Videogames in the Classroom?
Reviewed by Kevin Hodgson
One of the hot trending topics in many educational circles in the past year or two has been the use of video games in the classroom to inspire learning in young people. There are all sorts of variations of this theme, from using video game websites to enhance lesson plans and concepts, to gamifying an entire curriculum (or an entire school, such as Quest to Learn), or teaching young people how to design and construct their own video games.
The pedagogical rationale for video games
The question remains, though: what is the pedagogical rationale for teachers having students working with video games as a learning tool? The question of literacy skill acquisition is what contributing researchers and writers try to address in this new collection by Sense Publishers, entitled Bridging Literacies with Videogames.
Editors Hannah R. Gerber and Sandra Schamroth Abrams have grouped this book around common concepts of invented worlds; second language learners and massive multiplayer games; and gaming in the classroom setting.
As the foreword by Allen Web and Robert Rozena note, the writers of this collection “are interested in how literacy and culture evolve and how students become critical thinkers, active learners, and producers of meaning in the worlds in which they live. They are intrigued by social interaction, media literacy, and distributed decision-making.”
Kids outside the classroom
Certainly, one can’t ignore that so many of our students are spending large swaths of time outside of school constructing new worlds in Minecraft, sharing missions in World of Warcraft, thumbing through games on their mobile devices, and immersing themselves in a myriad of offerings on their Xboxes and Playstations. In fact, when we take a step back and look at the literacies underlying the games our young people are playing outside of school, it can be seen as a rich and meaningful body of work that teachers rarely acknowledge, other than as a student’s hobby, or another distraction from what we consider real literacy practice – reading books and writing essays.
A look into classroom options
In this collection, the researchers explore such possibilities as mapping out imaginary worlds to inform creative writing, how fictional storytelling informs transmedia production across media platforms, the emergence of global gaming communities of players that work together to solve problems, and how the recent push into computer programming meshes nicely with video game design elements.
An entire section focuses specifically on how second language learners can learn language from video game play, which is something I found fascinating to explore here, as the writers see the video gaming communities as a “bridge” to literacy instruction.
Literacies within World of Warcraft
The best take-away here, I think, is a chart provided by Zhuo Li, Chu-Chuan Chiu and Maria R. Coady in a chapter entitled “The Transformative Power of Gaming Literacy” that documents and outlines in a very helpful way the literacy practices that take place when a player is gaming inside the popular World of Warcraft, a massive multi-player online game.
The chart breaks down activities into such topics as Quests, Managing Characters, Exploration of Worlds, and more, and then provides a detailed list of the literacies that emerge from game play, such as reading texts to comprehend information, locating items, strategizing, problem solving, socializing, decision making, comparing, advertising, questioning and more. (P. 139)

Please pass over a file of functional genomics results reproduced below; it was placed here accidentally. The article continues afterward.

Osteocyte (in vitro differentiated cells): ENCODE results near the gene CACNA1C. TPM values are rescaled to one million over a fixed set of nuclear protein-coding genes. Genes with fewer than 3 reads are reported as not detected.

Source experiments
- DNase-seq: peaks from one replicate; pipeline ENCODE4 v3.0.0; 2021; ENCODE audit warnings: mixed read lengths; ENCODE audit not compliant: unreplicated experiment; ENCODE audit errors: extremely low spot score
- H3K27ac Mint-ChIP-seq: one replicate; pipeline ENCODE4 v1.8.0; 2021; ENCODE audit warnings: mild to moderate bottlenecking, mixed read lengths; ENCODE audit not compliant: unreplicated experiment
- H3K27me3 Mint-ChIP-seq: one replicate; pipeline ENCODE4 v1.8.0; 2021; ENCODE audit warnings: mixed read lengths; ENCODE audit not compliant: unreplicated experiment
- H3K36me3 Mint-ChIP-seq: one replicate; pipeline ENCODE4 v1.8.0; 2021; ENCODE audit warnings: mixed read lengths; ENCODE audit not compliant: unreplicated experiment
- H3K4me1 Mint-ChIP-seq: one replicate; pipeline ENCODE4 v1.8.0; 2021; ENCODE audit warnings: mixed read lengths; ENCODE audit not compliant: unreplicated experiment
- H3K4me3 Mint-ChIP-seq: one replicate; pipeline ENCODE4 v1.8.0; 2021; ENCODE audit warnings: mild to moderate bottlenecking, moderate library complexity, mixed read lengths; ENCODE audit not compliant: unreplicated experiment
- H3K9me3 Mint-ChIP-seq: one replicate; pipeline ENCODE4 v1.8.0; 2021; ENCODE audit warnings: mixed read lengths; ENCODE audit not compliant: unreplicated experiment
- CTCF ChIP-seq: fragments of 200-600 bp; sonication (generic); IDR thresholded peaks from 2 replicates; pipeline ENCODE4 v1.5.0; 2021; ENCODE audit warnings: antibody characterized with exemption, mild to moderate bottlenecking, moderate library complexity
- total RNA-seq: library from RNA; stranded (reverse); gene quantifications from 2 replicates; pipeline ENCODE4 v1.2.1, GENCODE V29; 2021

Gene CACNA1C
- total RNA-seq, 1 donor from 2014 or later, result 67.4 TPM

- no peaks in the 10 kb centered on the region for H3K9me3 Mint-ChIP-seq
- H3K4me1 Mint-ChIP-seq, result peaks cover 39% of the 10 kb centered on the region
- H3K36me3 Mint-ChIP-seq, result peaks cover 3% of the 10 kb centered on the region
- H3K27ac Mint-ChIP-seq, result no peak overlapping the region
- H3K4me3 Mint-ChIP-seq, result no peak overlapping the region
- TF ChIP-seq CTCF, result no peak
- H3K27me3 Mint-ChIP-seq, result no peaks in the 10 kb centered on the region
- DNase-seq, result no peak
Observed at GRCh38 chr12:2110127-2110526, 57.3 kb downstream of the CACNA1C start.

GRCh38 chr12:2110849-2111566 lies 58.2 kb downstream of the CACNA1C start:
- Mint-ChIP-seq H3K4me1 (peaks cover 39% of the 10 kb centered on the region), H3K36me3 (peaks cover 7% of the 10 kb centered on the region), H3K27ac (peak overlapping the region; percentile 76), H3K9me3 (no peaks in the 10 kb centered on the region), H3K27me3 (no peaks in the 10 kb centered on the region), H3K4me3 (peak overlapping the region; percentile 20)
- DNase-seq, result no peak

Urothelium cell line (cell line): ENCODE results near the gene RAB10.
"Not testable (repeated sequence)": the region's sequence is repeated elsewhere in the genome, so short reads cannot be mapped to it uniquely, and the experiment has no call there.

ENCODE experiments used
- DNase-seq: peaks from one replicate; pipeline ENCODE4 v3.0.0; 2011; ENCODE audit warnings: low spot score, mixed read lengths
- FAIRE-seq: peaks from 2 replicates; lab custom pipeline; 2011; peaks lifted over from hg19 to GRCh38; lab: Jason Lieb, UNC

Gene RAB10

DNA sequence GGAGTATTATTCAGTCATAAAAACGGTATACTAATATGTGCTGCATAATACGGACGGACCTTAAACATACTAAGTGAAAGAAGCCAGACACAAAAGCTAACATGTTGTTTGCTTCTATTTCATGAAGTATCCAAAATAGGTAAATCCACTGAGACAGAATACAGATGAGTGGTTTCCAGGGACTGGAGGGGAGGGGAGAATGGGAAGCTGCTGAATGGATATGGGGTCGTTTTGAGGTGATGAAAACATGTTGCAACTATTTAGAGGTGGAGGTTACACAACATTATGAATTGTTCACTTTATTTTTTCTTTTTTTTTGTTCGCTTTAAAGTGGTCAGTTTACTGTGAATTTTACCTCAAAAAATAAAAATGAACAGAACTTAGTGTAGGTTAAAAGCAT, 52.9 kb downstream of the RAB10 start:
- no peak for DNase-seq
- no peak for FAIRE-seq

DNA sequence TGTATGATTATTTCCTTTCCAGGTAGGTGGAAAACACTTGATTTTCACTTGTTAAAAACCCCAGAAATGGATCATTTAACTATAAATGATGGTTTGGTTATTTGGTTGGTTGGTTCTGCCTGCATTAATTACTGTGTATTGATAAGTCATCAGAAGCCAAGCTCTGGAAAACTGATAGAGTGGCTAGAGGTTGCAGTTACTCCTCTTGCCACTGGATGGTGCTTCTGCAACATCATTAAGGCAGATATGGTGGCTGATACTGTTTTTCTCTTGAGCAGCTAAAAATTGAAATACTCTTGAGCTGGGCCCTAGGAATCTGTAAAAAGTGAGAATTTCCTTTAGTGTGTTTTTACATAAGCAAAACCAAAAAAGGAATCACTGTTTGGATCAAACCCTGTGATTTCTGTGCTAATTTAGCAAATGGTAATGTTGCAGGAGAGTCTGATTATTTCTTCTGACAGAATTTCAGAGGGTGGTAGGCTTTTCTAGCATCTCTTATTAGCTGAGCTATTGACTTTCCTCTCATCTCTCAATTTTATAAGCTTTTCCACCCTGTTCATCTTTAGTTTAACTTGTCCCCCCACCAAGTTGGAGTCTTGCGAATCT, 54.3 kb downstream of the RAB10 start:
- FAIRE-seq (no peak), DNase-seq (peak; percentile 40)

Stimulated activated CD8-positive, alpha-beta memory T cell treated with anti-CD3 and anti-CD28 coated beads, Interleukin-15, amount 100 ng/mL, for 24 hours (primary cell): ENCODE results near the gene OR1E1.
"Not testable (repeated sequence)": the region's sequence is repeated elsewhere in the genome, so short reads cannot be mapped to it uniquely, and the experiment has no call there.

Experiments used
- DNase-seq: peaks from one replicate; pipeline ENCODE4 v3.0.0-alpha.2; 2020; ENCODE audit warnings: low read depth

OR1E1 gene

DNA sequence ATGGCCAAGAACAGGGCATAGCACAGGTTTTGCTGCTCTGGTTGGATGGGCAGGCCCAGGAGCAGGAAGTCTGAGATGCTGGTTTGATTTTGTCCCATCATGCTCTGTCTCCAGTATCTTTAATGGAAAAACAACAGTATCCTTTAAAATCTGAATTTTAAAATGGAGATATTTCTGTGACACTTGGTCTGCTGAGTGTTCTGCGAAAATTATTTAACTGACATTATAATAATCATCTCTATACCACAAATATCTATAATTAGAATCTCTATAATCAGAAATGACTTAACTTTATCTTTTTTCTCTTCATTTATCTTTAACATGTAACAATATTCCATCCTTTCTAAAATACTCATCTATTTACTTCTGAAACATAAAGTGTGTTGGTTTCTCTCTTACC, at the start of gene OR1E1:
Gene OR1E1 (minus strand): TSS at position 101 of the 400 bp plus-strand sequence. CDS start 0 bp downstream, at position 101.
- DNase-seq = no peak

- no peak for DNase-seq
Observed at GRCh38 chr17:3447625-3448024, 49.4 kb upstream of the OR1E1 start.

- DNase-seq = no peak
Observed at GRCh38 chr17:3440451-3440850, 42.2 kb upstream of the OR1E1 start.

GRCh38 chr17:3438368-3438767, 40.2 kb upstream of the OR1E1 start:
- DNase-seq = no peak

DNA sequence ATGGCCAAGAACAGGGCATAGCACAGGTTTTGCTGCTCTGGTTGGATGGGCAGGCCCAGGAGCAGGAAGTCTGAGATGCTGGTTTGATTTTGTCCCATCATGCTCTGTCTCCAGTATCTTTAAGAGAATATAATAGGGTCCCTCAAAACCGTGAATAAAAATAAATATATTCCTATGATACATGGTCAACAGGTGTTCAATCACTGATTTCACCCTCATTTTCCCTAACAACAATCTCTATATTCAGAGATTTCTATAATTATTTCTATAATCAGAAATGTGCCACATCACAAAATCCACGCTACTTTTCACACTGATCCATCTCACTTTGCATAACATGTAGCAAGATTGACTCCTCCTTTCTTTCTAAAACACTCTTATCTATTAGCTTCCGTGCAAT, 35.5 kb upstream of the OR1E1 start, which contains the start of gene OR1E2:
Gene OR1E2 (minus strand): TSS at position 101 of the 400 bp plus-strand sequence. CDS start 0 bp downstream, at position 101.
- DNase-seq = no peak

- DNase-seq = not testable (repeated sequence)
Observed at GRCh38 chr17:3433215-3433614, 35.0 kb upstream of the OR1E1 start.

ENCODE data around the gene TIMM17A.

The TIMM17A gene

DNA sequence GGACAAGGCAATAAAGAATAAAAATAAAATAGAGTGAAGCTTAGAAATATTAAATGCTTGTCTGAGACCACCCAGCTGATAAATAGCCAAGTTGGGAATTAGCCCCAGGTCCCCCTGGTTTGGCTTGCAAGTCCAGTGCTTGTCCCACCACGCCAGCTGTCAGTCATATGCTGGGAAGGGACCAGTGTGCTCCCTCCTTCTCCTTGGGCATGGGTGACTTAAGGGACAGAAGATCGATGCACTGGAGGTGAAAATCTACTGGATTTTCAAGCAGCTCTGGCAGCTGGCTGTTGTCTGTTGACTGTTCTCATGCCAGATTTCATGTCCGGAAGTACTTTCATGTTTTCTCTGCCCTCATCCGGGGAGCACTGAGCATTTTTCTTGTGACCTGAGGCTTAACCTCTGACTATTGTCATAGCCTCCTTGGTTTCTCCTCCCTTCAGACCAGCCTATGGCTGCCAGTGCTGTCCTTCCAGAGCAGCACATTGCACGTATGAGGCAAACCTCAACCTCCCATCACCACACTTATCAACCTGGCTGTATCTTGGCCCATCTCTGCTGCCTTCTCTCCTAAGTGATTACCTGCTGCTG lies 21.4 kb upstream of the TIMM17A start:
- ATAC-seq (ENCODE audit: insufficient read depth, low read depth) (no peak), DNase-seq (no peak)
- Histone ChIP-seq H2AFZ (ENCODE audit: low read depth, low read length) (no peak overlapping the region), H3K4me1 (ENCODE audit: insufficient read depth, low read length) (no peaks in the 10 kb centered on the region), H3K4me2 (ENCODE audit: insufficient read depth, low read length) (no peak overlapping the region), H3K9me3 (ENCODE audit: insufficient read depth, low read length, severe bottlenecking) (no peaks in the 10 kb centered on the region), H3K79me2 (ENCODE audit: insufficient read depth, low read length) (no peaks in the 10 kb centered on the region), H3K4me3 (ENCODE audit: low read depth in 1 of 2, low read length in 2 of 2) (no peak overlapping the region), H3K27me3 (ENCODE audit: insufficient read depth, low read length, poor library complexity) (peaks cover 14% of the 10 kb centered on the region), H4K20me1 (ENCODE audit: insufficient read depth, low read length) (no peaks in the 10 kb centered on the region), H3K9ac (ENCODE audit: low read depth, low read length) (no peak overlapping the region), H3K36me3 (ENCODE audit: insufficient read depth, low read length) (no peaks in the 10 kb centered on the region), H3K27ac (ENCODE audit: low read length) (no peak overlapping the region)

Commercial lesson plans lack learning opportunities
Another intriguing chapter, by Mary Rice, entitled “Reviewing the Content of Videogame Lesson Plans Available to Teachers,” delves into the various video game lesson plans that are available to teachers in online spaces, noting how commercial companies are gearing their products (ie, gaming experiences) for a young audience, hooking teachers in with an easy entry point that may not always have much pedagogical value. Much of what Rice found in her own lesson plan hunt was lacking in real substance, a sign that companies are more interested in activity (for advertising and financial gain) than true learning experiences. “A teacher who wants to try to use videogames to meet standards and build growth promoting learning experiences faces significant barriers in terms of instructional support to do so, “ Rice notes. (p. 167)
A shift to student created games is needed
I would argue that teachers need to be taught how to build their own video games to meet their own learning goals for students, or even better, learn how to teach their students how to design, program, and publish original video game content. By putting the power of production into the hands of our students, we can meet many literacy goals and empower young people to look beyond the games being pushed at them. And keep them hooked on learning.
This collection provides some rationale for that movement, but not enough. The literacies that are at the heart of this book are mostly studies of students experiencing someone else’s game, not making their own games. This is the shift, from consumer of content to producer of original ideas, that we need to see happening in more classroom and more schools, and this book is yet another source to help educators see video games in a different light.
Kevin Hodgson is a sixth grade teacher in Southampton, Massachusetts, and is the technology liaison with the Western Massachusetts Writing Project. Kevin blogs regularly at Kevin’s Meandering Mind and tweets more often than is healthy under his @dogtrax handle. He also blogs about the ELA classroom here at MiddleWeb.